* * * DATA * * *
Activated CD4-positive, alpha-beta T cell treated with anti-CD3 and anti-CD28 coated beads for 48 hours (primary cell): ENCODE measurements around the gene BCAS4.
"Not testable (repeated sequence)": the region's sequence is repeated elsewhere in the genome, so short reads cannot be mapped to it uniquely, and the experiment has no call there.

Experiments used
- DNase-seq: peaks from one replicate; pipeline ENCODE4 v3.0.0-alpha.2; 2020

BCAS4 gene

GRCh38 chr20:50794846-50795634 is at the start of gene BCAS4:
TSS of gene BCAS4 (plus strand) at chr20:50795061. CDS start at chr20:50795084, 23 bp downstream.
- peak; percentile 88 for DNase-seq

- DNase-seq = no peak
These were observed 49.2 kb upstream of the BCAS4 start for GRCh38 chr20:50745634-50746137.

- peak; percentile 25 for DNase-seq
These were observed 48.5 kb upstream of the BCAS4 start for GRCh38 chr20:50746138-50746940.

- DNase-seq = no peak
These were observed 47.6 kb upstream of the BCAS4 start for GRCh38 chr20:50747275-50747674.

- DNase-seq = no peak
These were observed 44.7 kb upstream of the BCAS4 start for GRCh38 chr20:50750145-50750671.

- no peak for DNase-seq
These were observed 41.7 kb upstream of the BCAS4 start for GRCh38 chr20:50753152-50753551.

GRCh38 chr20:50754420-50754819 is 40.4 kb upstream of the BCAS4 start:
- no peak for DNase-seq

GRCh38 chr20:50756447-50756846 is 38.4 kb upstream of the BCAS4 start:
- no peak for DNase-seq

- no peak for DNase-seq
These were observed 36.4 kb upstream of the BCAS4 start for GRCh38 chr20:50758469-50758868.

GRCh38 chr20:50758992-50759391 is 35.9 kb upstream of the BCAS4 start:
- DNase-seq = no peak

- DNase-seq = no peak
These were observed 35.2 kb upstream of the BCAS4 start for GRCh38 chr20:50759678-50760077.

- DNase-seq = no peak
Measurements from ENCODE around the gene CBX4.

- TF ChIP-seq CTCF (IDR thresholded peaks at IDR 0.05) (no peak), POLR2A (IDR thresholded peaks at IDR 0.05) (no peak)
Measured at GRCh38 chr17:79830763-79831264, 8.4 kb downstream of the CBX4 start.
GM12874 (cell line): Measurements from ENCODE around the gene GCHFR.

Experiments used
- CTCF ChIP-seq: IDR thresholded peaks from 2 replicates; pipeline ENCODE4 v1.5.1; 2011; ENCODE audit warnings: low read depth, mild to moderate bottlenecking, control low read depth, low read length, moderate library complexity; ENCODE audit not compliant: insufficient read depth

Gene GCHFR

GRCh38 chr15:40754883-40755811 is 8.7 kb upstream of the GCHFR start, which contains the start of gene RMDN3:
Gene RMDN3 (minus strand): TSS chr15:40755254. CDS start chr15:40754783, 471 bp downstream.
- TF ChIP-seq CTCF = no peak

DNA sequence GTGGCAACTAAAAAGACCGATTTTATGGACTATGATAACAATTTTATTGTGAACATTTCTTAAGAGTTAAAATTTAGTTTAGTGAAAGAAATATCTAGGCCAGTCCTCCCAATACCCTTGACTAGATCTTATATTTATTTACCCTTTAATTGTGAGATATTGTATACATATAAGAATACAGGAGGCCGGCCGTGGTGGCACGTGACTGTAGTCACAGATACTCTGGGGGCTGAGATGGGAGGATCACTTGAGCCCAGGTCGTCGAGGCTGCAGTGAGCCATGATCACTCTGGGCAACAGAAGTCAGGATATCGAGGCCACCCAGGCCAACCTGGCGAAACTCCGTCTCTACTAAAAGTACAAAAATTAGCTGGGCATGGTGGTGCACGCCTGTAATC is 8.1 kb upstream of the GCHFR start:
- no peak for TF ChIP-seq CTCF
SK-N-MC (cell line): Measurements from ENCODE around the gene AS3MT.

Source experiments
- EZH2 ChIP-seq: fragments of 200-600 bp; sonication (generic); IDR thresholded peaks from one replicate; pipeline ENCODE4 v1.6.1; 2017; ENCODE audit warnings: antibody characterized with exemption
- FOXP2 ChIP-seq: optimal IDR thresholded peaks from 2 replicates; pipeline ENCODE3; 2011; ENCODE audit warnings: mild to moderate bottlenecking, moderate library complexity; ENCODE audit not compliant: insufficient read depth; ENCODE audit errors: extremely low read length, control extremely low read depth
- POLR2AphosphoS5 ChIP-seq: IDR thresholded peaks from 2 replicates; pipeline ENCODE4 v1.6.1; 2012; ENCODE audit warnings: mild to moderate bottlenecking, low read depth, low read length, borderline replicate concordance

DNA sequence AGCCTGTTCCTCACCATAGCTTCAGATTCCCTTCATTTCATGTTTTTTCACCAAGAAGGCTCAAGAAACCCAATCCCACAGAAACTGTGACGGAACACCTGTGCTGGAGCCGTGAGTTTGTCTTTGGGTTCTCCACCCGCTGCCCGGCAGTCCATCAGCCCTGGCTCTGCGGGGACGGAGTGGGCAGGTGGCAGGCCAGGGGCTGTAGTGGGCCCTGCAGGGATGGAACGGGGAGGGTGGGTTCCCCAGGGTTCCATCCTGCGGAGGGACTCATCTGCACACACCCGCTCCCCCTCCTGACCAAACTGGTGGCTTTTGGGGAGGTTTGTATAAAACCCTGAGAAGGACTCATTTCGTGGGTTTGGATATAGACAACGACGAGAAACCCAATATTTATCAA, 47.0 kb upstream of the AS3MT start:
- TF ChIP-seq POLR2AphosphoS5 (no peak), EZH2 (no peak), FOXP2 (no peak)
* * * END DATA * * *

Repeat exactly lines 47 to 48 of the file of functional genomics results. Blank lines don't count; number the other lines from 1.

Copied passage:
DNA sequence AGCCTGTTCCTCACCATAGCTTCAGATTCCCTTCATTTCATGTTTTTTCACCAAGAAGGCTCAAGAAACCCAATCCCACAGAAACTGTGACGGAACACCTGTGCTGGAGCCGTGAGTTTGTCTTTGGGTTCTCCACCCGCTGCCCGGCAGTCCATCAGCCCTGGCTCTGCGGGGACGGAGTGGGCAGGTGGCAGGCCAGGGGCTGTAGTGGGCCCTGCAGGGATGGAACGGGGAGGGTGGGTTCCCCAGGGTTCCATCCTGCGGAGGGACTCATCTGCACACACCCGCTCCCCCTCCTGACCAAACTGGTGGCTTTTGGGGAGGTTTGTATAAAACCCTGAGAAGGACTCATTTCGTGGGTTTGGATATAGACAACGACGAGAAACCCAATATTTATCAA, 47.0 kb upstream of the AS3MT start:
- TF ChIP-seq POLR2AphosphoS5 (no peak), EZH2 (no peak), FOXP2 (no peak)